What makes people sit up and take notice of the man from Hyderabad? Like him, loathe him, but can you ignore him?
(The accompanying illustration is by dear friend and the godly talented Suman Chaudhury)
A more courteous pair of hands won’t serve you. They are big hands, like saucers when they open out. You’d want to imagine a cricket ball lodged in them, as there often used to be. Should you slide your gaze up those still sinewy arms and biceps, you’d probably sense the velocity they could impart that red leather orb down 22 yards. Asaduddin Owaisi once played opposite university number to Bangalore’s Venkatesh Prasad, opening the attack for Hyderabad.
That was once. That was before destiny caressed Prasad on to higher cricketing reputation and claimed Owaisi for the rough and tumble of politics. Prasad occasionally warms the dugout benches of club cricket now; Owaisi has spent far too long in the fiery trenches of politics to even feel the heat flaming around him. Insinuations of an underhand deal with the BJP – of illicit liaisons with the enemy – are again pressing upon him. Owaisi is making the offer of a warm plate of ” haleem“, simmered to a fineness on a slow burner all night, and bracing trotter soup. “How often and strongly should I deny that for it to be enough? How much time must I devote to such nonsense? I’ve begun to joke about it, I tell people, yes, I did strike a deal with Amit Shah, it was over a vegetarian meal. Even that is taken seriously. Taste the haleem please, our haleem is very special.”
At 47, Owaisi retains a sportsman’s swarthy frame, a tree-trunk of man looming a few notches above six feet even minus the skullcap, which is to his pate what the blond tuft is to Tintin’s – a hallmark crown. When he bends, torso down, to serve, he turns almost gallant of deportment; when he offers up a bowl voluptuous with haleem in those palms of his, he’s tempting you to believe atavistic hosting courtesies are back in fashion. We are on his patch, after all – his spartan MP’s accommodation a dog’s pee walk from Parliament House – and the emir of the All India Majlis-e-Ittehadul Muslimeen (AIMIM) has been brought up in the embrace of old world graces. “Haleem,” he pronounces out his presentation, “I’ll sprinkle roasted onions on it and squeeze a bit of lemon, then tell me how it tastes.”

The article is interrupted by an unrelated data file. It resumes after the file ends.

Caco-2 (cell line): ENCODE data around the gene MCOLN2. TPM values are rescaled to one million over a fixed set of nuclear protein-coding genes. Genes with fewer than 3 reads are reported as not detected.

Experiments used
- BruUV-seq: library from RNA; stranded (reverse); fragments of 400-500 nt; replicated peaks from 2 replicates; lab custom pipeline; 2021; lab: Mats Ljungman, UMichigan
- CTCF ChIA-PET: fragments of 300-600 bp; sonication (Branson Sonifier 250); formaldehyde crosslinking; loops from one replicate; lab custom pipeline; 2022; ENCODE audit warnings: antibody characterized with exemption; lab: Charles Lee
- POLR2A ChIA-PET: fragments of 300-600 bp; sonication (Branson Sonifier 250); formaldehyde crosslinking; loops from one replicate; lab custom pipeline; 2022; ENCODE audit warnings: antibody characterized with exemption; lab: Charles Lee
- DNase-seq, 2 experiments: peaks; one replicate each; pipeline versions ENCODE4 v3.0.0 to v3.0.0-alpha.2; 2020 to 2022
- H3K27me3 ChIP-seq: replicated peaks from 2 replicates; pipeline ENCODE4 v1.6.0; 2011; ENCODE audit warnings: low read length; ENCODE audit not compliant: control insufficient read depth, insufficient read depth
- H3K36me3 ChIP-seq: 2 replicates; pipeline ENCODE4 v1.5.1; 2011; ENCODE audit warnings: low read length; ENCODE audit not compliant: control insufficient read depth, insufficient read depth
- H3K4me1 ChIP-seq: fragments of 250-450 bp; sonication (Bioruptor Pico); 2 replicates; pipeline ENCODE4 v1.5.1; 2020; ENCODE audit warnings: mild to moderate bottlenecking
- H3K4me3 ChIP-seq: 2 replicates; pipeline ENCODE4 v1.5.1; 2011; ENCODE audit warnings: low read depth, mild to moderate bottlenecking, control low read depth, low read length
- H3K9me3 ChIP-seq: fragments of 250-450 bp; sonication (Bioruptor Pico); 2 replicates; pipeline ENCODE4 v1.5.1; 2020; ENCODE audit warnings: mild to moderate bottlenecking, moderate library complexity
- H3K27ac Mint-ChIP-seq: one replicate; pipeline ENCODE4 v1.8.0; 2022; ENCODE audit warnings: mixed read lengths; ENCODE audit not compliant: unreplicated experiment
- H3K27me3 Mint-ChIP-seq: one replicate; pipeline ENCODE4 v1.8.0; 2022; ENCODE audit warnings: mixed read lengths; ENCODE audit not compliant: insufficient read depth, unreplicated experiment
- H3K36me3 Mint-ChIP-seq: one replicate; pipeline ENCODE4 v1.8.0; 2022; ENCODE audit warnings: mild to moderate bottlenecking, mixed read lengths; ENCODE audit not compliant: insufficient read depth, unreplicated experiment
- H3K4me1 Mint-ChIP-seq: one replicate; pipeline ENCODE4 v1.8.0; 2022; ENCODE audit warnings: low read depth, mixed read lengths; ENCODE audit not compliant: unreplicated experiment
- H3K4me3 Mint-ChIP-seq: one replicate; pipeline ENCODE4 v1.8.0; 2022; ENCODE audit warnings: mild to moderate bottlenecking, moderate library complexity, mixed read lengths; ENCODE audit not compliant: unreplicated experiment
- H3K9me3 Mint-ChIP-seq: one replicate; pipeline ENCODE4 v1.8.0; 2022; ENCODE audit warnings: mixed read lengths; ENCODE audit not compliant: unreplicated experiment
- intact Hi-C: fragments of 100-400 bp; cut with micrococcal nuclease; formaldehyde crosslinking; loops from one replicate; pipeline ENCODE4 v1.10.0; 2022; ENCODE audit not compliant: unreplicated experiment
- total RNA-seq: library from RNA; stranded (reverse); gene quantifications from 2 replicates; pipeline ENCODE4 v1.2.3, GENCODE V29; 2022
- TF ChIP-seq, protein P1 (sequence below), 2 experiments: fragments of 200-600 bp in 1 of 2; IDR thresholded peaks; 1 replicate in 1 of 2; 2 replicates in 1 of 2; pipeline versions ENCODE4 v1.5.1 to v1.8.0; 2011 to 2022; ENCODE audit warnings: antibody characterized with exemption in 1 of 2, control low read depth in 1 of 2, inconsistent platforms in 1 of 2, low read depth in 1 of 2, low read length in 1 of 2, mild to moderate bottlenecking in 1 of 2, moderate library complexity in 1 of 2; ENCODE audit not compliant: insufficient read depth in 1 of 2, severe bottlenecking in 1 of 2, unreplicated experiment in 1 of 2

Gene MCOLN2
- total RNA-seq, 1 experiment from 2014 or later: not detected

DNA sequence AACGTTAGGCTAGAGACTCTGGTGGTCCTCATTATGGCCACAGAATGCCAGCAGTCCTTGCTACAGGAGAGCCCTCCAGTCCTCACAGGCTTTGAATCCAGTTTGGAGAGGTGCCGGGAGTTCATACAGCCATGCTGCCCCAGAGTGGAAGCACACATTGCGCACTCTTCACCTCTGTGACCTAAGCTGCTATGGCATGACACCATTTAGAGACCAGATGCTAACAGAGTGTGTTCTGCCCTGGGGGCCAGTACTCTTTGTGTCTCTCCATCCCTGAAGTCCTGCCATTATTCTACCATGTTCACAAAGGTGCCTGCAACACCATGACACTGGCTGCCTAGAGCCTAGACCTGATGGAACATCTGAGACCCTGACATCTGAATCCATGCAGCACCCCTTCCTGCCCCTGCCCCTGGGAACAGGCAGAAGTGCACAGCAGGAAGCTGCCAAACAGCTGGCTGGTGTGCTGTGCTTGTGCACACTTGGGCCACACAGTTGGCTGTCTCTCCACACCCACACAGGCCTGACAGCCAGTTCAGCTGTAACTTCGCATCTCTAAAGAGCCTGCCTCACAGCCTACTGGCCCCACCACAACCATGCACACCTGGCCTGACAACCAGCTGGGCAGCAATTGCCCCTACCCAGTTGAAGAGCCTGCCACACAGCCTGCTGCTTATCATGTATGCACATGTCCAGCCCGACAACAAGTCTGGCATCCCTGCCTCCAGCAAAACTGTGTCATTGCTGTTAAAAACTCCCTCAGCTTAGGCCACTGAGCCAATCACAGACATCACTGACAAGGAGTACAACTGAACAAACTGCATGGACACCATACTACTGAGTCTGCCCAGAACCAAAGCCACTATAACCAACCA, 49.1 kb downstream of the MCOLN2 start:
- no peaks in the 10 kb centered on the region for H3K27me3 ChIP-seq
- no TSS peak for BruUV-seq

This is not the man you may have seen exploding off your television screens ever so often – lavishing the treasury and Opposition alike with bursts of grudge and grievance booming from his remote bench in the Lok Sabha; breathing fire from rostrums across far corners of the country, an angsty evangelist of unassuaged grouses, whose fingers slash about like sabres, whose fists pummel the agitated air that swirls around him. When Owaisi takes the public stage he conjures tempests; they leave his constituency rippled with awe and excitement, they prompt his many detractors to label him a divisive rabble-rouser.
Asaduddin Owaisi ko gussa kyon aata hai?Continue reading “Asaduddin Owaisi: From 2016, a meeting with the man who is attempting, controversially, what no Muslim leader in independent India has. Why is he doing it?”